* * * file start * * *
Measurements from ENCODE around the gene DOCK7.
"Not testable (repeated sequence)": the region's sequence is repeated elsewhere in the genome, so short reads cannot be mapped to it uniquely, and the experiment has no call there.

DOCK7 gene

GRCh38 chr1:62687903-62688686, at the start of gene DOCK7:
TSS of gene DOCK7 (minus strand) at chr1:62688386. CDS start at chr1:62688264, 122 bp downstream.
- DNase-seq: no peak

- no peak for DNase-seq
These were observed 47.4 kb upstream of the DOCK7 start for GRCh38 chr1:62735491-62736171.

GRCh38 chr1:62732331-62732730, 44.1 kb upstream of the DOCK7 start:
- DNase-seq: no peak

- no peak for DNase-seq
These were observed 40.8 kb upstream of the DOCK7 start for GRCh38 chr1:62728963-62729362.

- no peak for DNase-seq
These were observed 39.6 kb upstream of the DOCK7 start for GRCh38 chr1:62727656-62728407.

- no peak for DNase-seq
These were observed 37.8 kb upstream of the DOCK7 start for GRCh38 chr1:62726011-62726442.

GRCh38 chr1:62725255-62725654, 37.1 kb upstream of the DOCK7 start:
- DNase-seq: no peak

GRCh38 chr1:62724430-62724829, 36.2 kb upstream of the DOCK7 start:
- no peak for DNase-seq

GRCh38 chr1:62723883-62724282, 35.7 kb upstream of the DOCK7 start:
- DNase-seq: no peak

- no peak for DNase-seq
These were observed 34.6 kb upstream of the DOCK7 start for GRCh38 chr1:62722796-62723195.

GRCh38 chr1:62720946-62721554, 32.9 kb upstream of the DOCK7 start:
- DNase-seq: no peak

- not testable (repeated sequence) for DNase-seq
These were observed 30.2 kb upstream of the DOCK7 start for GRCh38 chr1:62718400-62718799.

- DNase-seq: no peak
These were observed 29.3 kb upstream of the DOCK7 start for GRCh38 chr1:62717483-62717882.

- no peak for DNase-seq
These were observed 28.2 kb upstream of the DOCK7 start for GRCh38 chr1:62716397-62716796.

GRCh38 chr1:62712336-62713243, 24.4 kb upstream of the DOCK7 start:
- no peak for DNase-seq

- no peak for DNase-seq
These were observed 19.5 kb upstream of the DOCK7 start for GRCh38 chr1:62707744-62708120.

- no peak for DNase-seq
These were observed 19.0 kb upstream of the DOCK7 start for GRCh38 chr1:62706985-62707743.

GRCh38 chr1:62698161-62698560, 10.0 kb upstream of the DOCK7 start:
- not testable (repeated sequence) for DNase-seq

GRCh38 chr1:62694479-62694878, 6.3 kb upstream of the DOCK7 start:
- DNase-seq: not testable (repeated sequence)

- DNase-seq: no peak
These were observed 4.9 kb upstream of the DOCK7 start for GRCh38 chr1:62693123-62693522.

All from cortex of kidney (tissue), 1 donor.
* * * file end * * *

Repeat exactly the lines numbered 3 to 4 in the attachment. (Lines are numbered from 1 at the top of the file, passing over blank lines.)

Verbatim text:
DOCK7 gene

GRCh38 chr1:62687903-62688686, at the start of gene DOCK7: